A suspenseful and moving thriller, THE FORGER switches seamlessly from bracing violence and criminal hijinks to scenes of painstaking familial reparations. It is also a showcase for the singular talents of John Travolta, who turns in an affecting performance as a man who has spent his life applying his artistic gifts in all the wrong ways.
In talking about the genesis of THE FORGER, producer Bart Rosenblatt said, “The screenplay came to us from ICM, and in reading the script we pretty much knew immediately that this was something special and something we wanted to pursue. We were lucky enough to be able to option the script.”
“In casting the film,” Rosenblatt continued, “a few of the representatives at WME had read the screenplay and mentioned that they thought John Travolta would be interested in it, which we were very excited about, because we thought he was perfect for the role. John read the script, and we were told that he really liked it and that he was interested in meeting with the director Philip Martin.”
For actor Anson Mount, who plays the villainous Tommy Keegan, this complexity in the relationships attracted him to the project. Marcus Thomas, who plays the role of Ray’s friend Carl, appreciated the story’s depth as well. Jennifer Ehle, who portrays Ray’s ex-wife Kim, enjoyed THE FORGER’s ability to span genres.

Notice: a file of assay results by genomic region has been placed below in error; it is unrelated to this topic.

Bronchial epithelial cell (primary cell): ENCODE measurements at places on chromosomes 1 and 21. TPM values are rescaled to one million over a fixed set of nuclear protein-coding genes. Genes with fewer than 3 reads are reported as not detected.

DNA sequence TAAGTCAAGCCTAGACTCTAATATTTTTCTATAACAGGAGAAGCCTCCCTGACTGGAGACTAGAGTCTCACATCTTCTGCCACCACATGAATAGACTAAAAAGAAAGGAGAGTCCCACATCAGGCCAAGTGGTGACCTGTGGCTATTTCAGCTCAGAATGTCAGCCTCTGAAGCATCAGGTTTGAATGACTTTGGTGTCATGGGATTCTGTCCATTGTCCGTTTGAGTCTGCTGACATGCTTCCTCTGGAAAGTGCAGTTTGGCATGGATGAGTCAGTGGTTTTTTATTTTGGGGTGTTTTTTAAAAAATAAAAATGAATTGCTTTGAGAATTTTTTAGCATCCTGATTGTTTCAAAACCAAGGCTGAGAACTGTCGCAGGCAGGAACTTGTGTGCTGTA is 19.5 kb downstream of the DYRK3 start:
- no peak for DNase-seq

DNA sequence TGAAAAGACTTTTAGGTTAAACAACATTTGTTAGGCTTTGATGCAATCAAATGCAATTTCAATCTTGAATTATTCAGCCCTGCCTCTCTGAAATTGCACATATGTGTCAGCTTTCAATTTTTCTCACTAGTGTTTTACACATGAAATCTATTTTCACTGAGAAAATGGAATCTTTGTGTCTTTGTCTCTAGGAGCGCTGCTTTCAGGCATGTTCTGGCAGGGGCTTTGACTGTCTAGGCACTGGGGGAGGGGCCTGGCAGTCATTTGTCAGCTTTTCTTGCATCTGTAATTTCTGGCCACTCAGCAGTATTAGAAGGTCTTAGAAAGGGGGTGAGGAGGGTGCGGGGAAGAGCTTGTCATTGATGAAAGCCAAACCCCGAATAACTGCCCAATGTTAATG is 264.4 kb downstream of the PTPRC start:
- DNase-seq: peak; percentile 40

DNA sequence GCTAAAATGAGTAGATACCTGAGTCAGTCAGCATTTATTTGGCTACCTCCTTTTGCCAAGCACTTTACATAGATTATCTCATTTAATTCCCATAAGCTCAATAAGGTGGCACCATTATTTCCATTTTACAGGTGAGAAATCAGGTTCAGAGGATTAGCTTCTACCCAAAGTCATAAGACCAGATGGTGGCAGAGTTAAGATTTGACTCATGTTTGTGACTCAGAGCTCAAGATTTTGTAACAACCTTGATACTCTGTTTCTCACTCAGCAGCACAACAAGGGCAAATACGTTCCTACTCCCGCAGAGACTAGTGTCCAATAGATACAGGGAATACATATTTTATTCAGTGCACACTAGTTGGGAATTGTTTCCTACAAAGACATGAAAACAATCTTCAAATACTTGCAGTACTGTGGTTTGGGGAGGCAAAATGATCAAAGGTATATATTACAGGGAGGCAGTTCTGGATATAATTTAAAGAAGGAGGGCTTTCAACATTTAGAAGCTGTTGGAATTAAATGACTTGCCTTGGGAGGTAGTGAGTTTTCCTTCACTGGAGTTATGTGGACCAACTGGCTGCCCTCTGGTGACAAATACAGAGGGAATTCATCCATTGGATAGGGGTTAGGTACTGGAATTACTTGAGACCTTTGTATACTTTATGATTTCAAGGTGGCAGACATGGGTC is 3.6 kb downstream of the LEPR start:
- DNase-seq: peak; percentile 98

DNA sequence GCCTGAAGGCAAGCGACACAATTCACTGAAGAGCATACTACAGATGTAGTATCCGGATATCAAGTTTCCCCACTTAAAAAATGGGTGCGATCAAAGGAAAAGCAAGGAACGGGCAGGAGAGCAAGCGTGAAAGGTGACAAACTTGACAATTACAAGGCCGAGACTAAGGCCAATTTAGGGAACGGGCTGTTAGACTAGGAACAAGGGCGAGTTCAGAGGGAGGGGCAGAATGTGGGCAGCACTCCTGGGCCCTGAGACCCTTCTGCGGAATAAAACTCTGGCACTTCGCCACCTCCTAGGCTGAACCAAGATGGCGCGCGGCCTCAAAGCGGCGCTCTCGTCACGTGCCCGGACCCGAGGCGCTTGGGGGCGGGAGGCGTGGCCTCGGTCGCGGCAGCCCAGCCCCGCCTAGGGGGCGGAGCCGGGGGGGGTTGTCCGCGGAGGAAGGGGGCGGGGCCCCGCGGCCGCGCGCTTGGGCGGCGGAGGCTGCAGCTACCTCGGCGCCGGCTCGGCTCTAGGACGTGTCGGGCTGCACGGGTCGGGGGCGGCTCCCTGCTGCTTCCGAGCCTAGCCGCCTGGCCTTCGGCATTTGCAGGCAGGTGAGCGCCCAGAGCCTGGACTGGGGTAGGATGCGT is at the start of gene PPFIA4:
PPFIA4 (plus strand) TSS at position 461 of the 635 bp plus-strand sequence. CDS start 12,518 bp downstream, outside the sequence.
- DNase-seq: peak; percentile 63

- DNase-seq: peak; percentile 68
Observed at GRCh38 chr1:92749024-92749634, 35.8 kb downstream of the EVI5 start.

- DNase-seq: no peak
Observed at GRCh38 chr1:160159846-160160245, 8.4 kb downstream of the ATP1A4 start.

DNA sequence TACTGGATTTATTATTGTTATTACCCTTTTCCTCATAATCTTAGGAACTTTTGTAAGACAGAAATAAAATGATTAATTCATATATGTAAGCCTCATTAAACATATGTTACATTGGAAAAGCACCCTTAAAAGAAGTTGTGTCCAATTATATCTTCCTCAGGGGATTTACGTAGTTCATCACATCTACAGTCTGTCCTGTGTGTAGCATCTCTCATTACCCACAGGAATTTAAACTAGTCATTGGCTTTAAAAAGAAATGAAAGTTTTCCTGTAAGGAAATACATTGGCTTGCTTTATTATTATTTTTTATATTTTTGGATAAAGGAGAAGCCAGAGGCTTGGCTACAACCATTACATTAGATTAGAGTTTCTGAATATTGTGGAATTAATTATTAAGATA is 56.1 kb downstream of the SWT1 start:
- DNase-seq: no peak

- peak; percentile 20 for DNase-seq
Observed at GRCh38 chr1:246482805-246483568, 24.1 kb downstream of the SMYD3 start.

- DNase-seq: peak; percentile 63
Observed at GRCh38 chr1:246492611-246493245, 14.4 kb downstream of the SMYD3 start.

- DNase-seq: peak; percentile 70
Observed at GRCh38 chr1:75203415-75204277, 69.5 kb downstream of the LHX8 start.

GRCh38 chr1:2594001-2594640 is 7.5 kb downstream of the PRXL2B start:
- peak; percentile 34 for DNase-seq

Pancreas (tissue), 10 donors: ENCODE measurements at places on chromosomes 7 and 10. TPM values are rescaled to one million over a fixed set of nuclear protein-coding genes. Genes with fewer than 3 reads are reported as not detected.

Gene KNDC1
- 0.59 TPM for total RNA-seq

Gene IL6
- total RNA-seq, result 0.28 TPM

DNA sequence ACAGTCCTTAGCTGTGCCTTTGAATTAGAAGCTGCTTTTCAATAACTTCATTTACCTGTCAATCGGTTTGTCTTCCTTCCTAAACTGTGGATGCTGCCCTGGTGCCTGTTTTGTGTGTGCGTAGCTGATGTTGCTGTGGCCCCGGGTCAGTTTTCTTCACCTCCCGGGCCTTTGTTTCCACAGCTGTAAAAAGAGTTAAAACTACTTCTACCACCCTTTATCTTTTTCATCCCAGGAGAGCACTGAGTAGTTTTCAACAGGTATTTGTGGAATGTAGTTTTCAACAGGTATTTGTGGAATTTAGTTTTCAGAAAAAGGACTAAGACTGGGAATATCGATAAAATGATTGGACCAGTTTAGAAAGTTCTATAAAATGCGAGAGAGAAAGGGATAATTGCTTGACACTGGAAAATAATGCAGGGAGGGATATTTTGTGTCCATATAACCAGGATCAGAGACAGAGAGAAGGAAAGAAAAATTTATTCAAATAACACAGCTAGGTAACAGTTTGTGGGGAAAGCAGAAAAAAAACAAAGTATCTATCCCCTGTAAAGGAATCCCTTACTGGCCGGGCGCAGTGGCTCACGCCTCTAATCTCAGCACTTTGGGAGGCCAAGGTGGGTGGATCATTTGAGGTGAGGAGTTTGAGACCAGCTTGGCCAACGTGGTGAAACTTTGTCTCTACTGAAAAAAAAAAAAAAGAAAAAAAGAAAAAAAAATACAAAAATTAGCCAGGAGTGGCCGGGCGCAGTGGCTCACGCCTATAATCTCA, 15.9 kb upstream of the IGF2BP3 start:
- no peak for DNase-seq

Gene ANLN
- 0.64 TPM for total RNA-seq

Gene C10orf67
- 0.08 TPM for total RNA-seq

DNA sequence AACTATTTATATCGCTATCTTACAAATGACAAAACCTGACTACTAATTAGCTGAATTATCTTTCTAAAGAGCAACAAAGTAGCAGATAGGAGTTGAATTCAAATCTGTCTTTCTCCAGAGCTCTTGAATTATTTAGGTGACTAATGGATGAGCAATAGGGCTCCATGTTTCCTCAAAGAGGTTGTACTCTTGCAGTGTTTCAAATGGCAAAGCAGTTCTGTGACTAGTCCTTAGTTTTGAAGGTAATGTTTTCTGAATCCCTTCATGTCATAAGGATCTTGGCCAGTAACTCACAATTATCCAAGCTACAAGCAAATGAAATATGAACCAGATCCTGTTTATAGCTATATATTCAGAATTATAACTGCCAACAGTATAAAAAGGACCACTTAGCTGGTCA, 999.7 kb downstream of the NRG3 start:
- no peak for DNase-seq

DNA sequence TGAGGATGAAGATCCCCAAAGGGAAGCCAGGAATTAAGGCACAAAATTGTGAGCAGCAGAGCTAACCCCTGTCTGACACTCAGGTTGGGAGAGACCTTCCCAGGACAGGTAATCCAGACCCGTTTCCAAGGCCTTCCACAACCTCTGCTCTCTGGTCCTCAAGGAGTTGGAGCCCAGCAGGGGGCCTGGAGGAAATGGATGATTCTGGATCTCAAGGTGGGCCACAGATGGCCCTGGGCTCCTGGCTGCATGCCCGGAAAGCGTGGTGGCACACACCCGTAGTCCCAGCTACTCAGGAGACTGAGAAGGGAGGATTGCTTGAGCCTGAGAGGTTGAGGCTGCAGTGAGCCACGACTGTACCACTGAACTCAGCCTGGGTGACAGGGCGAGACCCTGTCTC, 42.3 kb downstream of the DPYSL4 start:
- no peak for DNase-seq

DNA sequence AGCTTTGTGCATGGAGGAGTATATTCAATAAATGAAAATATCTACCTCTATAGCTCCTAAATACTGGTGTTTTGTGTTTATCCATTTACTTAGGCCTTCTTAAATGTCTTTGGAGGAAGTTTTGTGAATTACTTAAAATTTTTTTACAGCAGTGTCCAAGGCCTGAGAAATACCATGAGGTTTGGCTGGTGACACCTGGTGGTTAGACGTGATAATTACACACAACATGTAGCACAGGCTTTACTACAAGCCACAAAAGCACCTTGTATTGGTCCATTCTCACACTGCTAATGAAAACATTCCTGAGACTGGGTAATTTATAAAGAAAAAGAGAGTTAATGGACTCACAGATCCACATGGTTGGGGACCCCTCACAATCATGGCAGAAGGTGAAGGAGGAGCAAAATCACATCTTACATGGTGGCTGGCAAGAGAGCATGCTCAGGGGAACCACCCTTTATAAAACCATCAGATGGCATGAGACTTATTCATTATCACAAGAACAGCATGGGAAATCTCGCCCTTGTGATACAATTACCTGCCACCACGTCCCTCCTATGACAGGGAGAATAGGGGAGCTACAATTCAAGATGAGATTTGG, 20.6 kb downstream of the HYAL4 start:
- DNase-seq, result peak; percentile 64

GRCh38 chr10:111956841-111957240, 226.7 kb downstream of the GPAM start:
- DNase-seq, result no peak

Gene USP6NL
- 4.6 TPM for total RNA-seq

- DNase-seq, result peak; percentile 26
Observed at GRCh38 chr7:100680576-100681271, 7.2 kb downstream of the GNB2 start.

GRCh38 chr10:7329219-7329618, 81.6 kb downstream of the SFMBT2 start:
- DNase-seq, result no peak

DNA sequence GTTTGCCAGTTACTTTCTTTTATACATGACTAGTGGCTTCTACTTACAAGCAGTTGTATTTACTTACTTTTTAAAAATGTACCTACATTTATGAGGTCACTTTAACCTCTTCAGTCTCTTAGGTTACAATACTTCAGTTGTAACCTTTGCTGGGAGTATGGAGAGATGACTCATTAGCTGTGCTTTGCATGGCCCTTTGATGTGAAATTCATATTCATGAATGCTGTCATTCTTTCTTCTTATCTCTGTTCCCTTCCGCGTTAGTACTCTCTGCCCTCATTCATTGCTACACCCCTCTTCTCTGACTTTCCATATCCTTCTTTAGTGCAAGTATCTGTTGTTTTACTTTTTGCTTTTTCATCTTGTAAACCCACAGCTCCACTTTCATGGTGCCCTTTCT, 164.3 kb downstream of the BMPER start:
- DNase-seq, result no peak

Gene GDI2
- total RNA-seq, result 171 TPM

John Travolta discussed Ray’s artistic ability.
“My character as a little boy was a genius, what would be called a savant artist. He had this ability way above the norm of ability to paint paintings. He could do a Rembrandt. He could do a Monet. He could do it so well that you could perhaps not really know the difference between the real thing and his interpretation of that piece of art.”
In dogged pursuit of Ray are DEA Agent Paisley, played by Abigail Spencer, who has been building a case against Tommy Keegan, and her local Boston Police Department contact Officer Devlin, played by Travis Aaron Wade.
Rosenblatt talked about the decision to shoot on location and its benefits. “The story takes place in Boston in the film, and we normally don’t get to shoot films where the story takes place for a variety of reasons, including logistics or various tax rebates, but fortunately Massachusetts had a fantastic rebate. We were able to work it out so that we would be able to shoot the movie in the city where the story actually takes place, which was really exciting for us and for the director, because we wouldn’t have to recreate the city in another location.”
Rosenblatt detailed the intricacies of some of the specific locales seen in the film. “One of the reasons we were excited about filming in Boston is that they have a world-class museum there called the Museum of Fine Arts, Boston, which is actually the museum the story used for the heist. We immediately approached the museum not thinking in a million years that we’d ever get permission to spend several nights there shooting, because they have a priceless art collection there. After working with the museum for several weeks, they agreed to give us permission to film there, and in the movie you see a lot of really valuable and priceless pieces of art that are real. We were all amazed that they let us get so close to these Renoirs and other masters to actually photograph in those rooms.”